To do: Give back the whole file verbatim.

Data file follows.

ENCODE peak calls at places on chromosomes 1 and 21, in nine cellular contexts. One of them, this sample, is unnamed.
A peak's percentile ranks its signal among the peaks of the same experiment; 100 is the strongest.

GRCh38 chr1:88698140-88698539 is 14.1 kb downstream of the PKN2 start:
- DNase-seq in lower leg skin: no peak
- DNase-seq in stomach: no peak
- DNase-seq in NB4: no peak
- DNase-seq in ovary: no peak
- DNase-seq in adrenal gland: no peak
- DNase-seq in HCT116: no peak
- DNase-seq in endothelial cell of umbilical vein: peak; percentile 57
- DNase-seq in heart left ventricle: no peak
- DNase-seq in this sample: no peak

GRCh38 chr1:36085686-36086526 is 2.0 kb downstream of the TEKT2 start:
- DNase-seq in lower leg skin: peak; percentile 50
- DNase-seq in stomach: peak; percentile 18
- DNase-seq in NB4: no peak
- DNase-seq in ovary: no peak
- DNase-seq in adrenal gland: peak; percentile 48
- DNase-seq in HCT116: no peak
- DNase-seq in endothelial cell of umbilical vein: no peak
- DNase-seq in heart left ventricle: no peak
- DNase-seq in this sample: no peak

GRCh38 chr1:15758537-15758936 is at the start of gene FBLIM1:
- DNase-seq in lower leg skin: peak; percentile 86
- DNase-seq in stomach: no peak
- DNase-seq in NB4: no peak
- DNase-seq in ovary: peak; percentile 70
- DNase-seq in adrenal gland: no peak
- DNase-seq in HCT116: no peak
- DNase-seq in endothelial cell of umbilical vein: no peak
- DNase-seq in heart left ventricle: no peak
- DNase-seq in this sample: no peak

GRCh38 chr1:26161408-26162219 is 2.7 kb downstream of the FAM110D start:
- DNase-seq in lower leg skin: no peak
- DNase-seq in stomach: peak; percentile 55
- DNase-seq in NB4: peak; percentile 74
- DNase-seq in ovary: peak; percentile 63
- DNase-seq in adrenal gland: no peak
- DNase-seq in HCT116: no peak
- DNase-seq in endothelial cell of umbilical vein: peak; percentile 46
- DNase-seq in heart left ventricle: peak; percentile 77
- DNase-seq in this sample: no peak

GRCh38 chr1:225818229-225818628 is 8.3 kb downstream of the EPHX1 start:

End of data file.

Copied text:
ENCODE peak calls at places on chromosomes 1 and 21, in nine cellular contexts. One of them, this sample, is unnamed.
A peak's percentile ranks its signal among the peaks of the same experiment; 100 is the strongest.

GRCh38 chr1:88698140-88698539 is 14.1 kb downstream of the PKN2 start:
- DNase-seq in lower leg skin: no peak
- DNase-seq in stomach: no peak
- DNase-seq in NB4: no peak
- DNase-seq in ovary: no peak
- DNase-seq in adrenal gland: no peak
- DNase-seq in HCT116: no peak
- DNase-seq in endothelial cell of umbilical vein: peak; percentile 57
- DNase-seq in heart left ventricle: no peak
- DNase-seq in this sample: no peak

GRCh38 chr1:36085686-36086526 is 2.0 kb downstream of the TEKT2 start:
- DNase-seq in lower leg skin: peak; percentile 50
- DNase-seq in stomach: peak; percentile 18
- DNase-seq in NB4: no peak
- DNase-seq in ovary: no peak
- DNase-seq in adrenal gland: peak; percentile 48
- DNase-seq in HCT116: no peak
- DNase-seq in endothelial cell of umbilical vein: no peak
- DNase-seq in heart left ventricle: no peak
- DNase-seq in this sample: no peak

GRCh38 chr1:15758537-15758936 is at the start of gene FBLIM1:
- DNase-seq in lower leg skin: peak; percentile 86
- DNase-seq in stomach: no peak
- DNase-seq in NB4: no peak
- DNase-seq in ovary: peak; percentile 70
- DNase-seq in adrenal gland: no peak
- DNase-seq in HCT116: no peak
- DNase-seq in endothelial cell of umbilical vein: no peak
- DNase-seq in heart left ventricle: no peak
- DNase-seq in this sample: no peak

GRCh38 chr1:26161408-26162219 is 2.7 kb downstream of the FAM110D start:
- DNase-seq in lower leg skin: no peak
- DNase-seq in stomach: peak; percentile 55
- DNase-seq in NB4: peak; percentile 74
- DNase-seq in ovary: peak; percentile 63
- DNase-seq in adrenal gland: no peak
- DNase-seq in HCT116: no peak
- DNase-seq in endothelial cell of umbilical vein: peak; percentile 46
- DNase-seq in heart left ventricle: peak; percentile 77
- DNase-seq in this sample: no peak

GRCh38 chr1:225818229-225818628 is 8.3 kb downstream of the EPHX1 start: